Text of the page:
I recently watched a mind-blowing TED Talk on the topic of prejudice. What I found so moving was the way the speaker, Paul Bloom, explained prejudice in such simple terms, and what’s more, how he prescribes two simple life hacks for dismantling your own prejudiced thinking.
One of the life hacks Dr. Bloom talks about is appealing to the power of empathy. The truth is, when presented facts and statistics about an issue, we are less likely to do something to help, such as donate or volunteer. However, when we’re presented with a story about a real person’s experience with tragedy or hardship, something inside us drives us to act – our empathy. That’s why the stories in movies, TV shows, and books are so compelling; and that’s why you see commercials for UNICEF on television telling the story of a specific child suffering from starvation, rather than numbers and statistics. Advertisers understand the power of empathy.
Because you too understand the power of empathy, you can now harness this power and use it to strategically rewire your thinking about groups of people you are not familiar or comfortable with.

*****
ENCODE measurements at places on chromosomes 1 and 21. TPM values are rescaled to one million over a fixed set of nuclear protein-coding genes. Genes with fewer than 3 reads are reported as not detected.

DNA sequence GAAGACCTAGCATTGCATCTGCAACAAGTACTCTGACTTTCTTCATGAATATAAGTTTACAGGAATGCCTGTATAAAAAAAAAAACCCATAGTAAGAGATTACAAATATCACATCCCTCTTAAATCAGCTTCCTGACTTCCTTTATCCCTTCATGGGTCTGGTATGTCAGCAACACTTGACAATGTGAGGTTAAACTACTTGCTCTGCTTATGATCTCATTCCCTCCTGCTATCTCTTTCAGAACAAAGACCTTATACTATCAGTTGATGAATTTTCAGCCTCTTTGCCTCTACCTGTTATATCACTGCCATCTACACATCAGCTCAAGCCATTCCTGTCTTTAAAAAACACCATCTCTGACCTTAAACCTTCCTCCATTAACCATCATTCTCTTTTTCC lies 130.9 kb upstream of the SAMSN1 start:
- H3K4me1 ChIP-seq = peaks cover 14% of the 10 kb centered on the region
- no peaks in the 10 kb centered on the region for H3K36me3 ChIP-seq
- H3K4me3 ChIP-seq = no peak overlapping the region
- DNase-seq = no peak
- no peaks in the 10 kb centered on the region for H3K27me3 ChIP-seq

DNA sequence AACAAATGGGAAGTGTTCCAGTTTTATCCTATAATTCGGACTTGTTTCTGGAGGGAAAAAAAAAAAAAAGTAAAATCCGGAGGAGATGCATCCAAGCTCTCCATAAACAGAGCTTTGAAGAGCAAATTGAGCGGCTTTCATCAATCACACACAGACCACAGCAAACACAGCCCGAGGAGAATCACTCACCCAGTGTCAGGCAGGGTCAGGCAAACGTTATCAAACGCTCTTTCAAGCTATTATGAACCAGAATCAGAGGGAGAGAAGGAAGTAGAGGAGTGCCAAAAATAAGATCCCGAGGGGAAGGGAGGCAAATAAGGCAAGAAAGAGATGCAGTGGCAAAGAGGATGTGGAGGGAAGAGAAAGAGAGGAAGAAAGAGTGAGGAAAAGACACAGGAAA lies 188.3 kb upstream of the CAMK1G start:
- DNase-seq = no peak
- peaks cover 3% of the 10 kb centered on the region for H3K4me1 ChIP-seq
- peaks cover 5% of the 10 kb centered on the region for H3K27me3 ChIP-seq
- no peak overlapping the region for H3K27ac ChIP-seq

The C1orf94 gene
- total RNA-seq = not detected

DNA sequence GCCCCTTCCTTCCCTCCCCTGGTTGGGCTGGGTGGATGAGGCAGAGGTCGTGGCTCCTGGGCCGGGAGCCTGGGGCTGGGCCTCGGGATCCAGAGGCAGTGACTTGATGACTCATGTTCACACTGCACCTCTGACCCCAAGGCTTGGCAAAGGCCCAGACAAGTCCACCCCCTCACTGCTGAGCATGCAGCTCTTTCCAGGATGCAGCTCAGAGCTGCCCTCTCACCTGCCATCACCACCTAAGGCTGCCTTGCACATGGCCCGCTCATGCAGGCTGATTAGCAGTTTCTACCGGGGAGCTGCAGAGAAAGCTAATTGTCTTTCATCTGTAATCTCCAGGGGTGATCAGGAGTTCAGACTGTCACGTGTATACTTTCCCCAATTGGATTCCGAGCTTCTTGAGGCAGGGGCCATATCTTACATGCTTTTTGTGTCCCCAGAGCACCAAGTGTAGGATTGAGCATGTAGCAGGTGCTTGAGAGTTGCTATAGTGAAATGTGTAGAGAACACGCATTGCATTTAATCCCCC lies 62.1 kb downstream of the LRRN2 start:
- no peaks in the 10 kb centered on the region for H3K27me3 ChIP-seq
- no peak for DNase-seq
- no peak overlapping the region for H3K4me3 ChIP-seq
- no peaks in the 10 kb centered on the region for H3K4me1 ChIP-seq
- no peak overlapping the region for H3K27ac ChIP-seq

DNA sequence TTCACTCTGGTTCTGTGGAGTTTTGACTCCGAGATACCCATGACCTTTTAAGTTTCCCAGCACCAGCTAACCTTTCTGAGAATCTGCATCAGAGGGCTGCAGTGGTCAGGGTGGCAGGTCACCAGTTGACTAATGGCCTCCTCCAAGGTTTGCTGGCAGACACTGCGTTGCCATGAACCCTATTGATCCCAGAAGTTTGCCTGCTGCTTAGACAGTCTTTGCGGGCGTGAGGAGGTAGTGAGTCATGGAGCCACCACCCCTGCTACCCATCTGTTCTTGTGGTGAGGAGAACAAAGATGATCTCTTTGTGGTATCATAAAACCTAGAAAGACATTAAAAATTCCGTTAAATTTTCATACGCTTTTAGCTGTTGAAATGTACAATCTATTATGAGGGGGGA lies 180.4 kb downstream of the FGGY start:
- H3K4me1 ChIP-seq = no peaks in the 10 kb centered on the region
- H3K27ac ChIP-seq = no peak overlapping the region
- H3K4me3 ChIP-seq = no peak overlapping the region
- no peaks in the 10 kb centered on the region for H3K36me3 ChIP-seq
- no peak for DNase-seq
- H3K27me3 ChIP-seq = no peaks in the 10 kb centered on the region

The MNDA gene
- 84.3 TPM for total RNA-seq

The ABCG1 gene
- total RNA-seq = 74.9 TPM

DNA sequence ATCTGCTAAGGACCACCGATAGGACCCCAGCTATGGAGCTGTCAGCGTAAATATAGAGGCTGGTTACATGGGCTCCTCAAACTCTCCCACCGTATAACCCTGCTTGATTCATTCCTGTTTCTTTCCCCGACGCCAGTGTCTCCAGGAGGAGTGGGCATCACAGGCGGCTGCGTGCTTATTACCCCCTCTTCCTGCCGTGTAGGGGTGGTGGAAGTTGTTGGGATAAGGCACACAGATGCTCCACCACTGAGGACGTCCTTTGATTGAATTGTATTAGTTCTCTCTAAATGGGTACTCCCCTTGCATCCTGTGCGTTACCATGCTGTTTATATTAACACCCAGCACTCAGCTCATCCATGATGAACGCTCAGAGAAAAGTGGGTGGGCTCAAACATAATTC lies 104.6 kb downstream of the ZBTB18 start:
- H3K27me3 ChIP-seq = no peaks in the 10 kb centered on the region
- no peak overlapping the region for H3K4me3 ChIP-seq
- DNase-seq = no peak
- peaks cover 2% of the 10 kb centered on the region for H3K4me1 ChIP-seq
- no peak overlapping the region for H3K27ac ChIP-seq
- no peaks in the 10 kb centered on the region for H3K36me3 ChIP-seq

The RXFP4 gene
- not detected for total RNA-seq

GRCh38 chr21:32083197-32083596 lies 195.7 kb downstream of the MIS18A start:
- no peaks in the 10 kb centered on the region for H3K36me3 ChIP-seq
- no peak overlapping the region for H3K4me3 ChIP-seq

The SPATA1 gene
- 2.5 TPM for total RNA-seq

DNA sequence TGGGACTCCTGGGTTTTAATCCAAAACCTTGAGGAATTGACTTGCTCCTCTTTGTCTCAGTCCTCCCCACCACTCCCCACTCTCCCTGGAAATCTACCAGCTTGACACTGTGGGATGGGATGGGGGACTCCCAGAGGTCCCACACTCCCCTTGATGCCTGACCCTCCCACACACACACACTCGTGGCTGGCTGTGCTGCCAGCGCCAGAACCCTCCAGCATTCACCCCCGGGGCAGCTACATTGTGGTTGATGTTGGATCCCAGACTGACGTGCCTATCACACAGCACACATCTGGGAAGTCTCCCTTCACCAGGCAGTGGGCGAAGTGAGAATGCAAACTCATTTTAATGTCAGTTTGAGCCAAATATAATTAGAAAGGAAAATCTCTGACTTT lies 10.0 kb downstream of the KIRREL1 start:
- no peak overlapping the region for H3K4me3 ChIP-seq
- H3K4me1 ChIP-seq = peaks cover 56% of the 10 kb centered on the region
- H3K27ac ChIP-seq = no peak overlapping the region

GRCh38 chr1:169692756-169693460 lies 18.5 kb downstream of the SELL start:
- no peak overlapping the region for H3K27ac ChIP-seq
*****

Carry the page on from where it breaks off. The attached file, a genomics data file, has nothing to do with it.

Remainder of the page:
Dr. Bloom presents a famous example of this rewiring process when he talks about the influence of the book Uncle Tom’s Cabin. Although the book is now known in large part for its offensive use of stereotypes, another big impact it had was that it gave readers a view into the perspectives of individuals who were enslaved in the US during the 1800’s. By putting readers into the shoes of an individual suffering in slavery, the book gave many people a sense of empathy that they didn’t have before. In fact, this book is believed to have significantly fuelled the movement toward the abolition of slavery in 1862.
Appealing to the power of your empathy can be as simple (and enjoyable) as reading a book, going to an event, or watching a movie about a culture of people that you don’t understand. Think of a group of people outside your comfort zone, and ask yourself, how will I learn more about this culture?
What resources will I use to appeal to the power of my own empathy?